2. “The Doomsday Book,” Connie Willis. This was a huge critical and commercial winner for the author when it came out in 1992, but, when I read it then, the author’s flat prose killed it for me. A few years ago, though, I re-read it, and, yup, her prose is STILL flat–but her attention to period detail, and, especially, though her smart juxtaposition of modern sensibilities in medieval landscapes, really brought the book to life. (I suppose, in a way, she literalized the anachronistic voices from “The Once and Future King” into a time-travel story that totally convinces.)

    3. “Flying to Nowhere,” John Fuller. OK, this is cheating. The author doesn’t specify that this novella is set in the Middle Ages, and, in truth, its fable-like structure obviates any such pinning-down. Still, having read it the same year that Umberto Eco’s overpraised “Name of the Rose” came out, I thought that it (FTN), in four-hundred fewer pages, evoked a truer, if exponentially more oneric, version of the same period. Wonderful.

    I suppose one could go on.

    Maybe you could ask your readers: What medieval-period fictions would THEY recommend, and why?

    msl

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    1. Thank you so much for these recommendations, they’re wonderful! I would love to build up a greater collection of works that feel authentic to this time period; they seem to be surprisingly rare! As for your comment about Catherine, I think that’s also something I’ve found not just in Medieval fiction, but in a lot of pieces with child narrators, especially these sort of faux-diary-constructs, so I imagine it breezed by me a bit as almost an element of the genre. That would be an interesting theme to seek out, too; child narrators that have strong voices and relevant observations about the world around them, but still retain some authenticity as a child. CORALINE by Neil Gaiman comes to mind, but she’s not the narrator of that story–makes me wonder how it might have been different if she were.

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  2. Oh, oh, oh!

    The idea of the “child narrator” that you bring up is interesting! There are SO MANY child narrators who are simply not credible: I mean, choose any of at least six in Dickens; ALL of the first-person narrators in Heinlein’s juvies from the 1950s; or, to bring this up to date, the impossibly-articulate dying teens (almost always female) in too many currently-popular YA novels.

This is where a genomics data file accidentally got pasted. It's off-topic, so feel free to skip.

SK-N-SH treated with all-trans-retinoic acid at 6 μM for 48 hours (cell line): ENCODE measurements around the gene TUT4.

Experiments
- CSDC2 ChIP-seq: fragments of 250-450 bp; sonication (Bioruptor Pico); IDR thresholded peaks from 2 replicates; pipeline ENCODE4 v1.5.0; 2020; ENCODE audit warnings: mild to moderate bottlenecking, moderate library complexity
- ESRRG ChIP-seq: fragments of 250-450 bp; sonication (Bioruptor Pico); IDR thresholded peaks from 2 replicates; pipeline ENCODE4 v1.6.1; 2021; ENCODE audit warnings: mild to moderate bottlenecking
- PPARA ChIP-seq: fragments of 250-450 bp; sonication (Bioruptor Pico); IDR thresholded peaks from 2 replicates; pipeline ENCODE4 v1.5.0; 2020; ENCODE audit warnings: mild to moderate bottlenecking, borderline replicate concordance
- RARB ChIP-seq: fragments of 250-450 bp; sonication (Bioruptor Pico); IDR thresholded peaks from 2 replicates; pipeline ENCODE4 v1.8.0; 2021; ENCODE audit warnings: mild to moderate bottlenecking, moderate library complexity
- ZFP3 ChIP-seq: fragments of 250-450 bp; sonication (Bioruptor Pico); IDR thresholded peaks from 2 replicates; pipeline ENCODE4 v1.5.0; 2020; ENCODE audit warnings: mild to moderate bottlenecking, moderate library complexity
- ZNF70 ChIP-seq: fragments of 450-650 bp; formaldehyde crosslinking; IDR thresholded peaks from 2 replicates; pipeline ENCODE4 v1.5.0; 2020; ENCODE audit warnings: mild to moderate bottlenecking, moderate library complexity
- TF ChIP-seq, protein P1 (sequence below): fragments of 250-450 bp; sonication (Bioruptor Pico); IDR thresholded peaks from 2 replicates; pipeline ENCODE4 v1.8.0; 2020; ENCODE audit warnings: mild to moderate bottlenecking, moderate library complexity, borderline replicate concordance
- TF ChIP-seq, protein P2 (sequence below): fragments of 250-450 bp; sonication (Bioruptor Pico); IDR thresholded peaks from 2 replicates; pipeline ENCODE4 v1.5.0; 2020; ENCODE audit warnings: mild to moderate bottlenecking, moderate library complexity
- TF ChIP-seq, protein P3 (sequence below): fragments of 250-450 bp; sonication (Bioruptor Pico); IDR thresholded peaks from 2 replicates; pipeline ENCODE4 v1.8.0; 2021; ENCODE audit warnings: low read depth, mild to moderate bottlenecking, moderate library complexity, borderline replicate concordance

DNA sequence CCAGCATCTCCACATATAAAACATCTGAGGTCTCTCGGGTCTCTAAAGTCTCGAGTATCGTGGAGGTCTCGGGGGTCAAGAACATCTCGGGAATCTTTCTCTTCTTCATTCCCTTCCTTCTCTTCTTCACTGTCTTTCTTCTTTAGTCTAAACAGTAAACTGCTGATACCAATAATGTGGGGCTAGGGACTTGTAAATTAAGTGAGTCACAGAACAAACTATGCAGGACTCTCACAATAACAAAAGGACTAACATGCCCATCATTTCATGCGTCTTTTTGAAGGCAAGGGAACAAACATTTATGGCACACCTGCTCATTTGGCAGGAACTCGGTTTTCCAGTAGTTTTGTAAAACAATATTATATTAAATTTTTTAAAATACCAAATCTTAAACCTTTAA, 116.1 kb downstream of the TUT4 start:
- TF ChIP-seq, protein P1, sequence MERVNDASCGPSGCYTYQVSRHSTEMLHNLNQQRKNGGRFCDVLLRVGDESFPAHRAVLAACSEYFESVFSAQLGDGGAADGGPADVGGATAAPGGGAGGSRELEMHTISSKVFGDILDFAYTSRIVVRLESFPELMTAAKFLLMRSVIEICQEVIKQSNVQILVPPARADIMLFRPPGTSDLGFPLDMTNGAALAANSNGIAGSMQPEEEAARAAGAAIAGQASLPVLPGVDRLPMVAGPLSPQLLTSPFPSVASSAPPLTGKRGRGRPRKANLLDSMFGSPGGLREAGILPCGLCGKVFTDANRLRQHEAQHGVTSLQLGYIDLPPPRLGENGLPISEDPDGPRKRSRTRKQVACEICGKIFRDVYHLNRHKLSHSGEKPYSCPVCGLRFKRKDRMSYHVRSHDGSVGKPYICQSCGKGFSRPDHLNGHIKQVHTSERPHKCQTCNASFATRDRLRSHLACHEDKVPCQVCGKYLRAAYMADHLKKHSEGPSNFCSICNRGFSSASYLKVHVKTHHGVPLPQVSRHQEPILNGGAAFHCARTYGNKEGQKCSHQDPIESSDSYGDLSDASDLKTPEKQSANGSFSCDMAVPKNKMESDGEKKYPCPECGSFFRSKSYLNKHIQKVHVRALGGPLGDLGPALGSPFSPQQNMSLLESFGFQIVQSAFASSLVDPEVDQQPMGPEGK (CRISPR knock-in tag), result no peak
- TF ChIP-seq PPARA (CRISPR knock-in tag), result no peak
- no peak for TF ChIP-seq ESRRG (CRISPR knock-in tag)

By sheer accident, though, I can think of a recent movie (alas, not a book, though the film is based [loosely] on a Henry James novel) that presents a spot-on child’s-eye view of what’s going on around her: “What Maisie Knew.” The film—again, adapted from the HJ novel, but updated to contemporary NYC—is shot almost entirely from the child’s point of view. Maisie (about nine years old) is the daughter of two well-to-do but self-involved parents who either neglect her or use her as a tool of retribution against the other parent.

    Wonderfully, what could easily be a “Lifetime” movie-of-the-week, is rendered more dimensional by the writers and director, who focus totally on Maisie, so that her parent’s arguments, their affairs, their many contretemps, are kind of a background burble to Maisie’s day, which is all about her going to school, coming home, doing homework, etc. etc.

    WOW! Maisie (like most nine-year-olds) is vocal but inarticulate. She sees and hears—but, even though she seems to intuit what’s going on, no narrative voice is forced on her. Brilliant, absolutely brilliant.

    I’ll have to think long and hard on a literary equivalent to that neat storytelling trick. Right now, nothing comes to mind. (In an analogous sort of way, Daniel Keyes’s “Flowers for Algernon” achieves the same effect, but Charley’s arc [inarticulate to articulate to inarticulate] rigs the comparison.)

    ANYWAY: Apropos current fiction set during the Middle Ages: It came to me at work today why there are so few “believable” (hateful word) novels set during that period. I haven’t had time to check my memory yet, but I do believe that somewhere in William Manchester’s popular history, “A World Lit Only By Fire,” the author comments on the “alien” nature of the Middle Ages.

    That word (“alien”) has stuck with me, because I think it helpfully encapsulates the failure of writers (or, maybe, historians) to make the medieval period “real.” That is—because that time is (seemingly) near enough to be imagined, we think we can.

    Wrong. Without (paradoxically) a hell of a lot of imagination, the Medieval is impossibly alien, even though They are Us.

    So we rely on anachronism and fantasy to somehow recreate that world—because it’s more alien than alien.

    Which is also, I think, why my favorite fictions set during that time rely on fantasy and time-travel. Weird, huh? Maybe History, as a discipline, despite it’s apparent reliance on documents and evidence, is somehow the same way.

    Random thoughts. Sorry I’ve gone on too long.

    msl